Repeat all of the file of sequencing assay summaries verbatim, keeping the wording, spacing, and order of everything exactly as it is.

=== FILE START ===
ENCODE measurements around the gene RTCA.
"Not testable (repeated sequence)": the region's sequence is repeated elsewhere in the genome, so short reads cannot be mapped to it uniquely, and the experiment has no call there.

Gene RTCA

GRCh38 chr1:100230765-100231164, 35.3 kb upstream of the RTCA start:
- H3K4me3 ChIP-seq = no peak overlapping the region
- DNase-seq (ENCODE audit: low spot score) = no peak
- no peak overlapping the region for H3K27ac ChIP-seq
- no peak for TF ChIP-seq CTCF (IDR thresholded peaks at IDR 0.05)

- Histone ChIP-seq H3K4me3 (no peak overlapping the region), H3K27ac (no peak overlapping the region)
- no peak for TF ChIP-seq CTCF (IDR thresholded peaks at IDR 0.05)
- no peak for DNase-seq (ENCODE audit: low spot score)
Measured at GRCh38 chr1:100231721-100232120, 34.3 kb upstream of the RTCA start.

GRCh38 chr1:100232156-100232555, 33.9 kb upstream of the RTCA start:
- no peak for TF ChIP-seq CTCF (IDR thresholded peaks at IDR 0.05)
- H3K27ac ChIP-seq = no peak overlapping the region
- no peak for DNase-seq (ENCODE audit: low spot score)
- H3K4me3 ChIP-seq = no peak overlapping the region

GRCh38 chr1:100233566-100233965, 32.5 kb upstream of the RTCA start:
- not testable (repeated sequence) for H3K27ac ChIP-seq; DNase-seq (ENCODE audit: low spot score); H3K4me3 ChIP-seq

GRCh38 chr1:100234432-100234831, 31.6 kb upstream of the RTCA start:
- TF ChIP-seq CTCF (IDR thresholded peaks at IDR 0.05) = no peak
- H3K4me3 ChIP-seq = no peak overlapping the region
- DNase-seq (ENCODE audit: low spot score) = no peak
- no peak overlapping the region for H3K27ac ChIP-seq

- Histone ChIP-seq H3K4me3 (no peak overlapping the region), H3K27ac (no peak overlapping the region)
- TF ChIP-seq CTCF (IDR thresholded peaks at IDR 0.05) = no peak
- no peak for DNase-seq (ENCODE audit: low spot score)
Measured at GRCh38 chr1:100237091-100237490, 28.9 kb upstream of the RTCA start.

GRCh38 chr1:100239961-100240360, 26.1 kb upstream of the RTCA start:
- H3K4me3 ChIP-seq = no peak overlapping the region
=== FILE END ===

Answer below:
ENCODE measurements around the gene RTCA.
"Not testable (repeated sequence)": the region's sequence is repeated elsewhere in the genome, so short reads cannot be mapped to it uniquely, and the experiment has no call there.

Gene RTCA

GRCh38 chr1:100230765-100231164, 35.3 kb upstream of the RTCA start:
- H3K4me3 ChIP-seq = no peak overlapping the region
- DNase-seq (ENCODE audit: low spot score) = no peak
- no peak overlapping the region for H3K27ac ChIP-seq
- no peak for TF ChIP-seq CTCF (IDR thresholded peaks at IDR 0.05)

- Histone ChIP-seq H3K4me3 (no peak overlapping the region), H3K27ac (no peak overlapping the region)
- no peak for TF ChIP-seq CTCF (IDR thresholded peaks at IDR 0.05)
- no peak for DNase-seq (ENCODE audit: low spot score)
Measured at GRCh38 chr1:100231721-100232120, 34.3 kb upstream of the RTCA start.

GRCh38 chr1:100232156-100232555, 33.9 kb upstream of the RTCA start:
- no peak for TF ChIP-seq CTCF (IDR thresholded peaks at IDR 0.05)
- H3K27ac ChIP-seq = no peak overlapping the region
- no peak for DNase-seq (ENCODE audit: low spot score)
- H3K4me3 ChIP-seq = no peak overlapping the region

GRCh38 chr1:100233566-100233965, 32.5 kb upstream of the RTCA start:
- not testable (repeated sequence) for H3K27ac ChIP-seq; DNase-seq (ENCODE audit: low spot score); H3K4me3 ChIP-seq

GRCh38 chr1:100234432-100234831, 31.6 kb upstream of the RTCA start:
- TF ChIP-seq CTCF (IDR thresholded peaks at IDR 0.05) = no peak
- H3K4me3 ChIP-seq = no peak overlapping the region
- DNase-seq (ENCODE audit: low spot score) = no peak
- no peak overlapping the region for H3K27ac ChIP-seq

- Histone ChIP-seq H3K4me3 (no peak overlapping the region), H3K27ac (no peak overlapping the region)
- TF ChIP-seq CTCF (IDR thresholded peaks at IDR 0.05) = no peak
- no peak for DNase-seq (ENCODE audit: low spot score)
Measured at GRCh38 chr1:100237091-100237490, 28.9 kb upstream of the RTCA start.

GRCh38 chr1:100239961-100240360, 26.1 kb upstream of the RTCA start:
- H3K4me3 ChIP-seq = no peak overlapping the region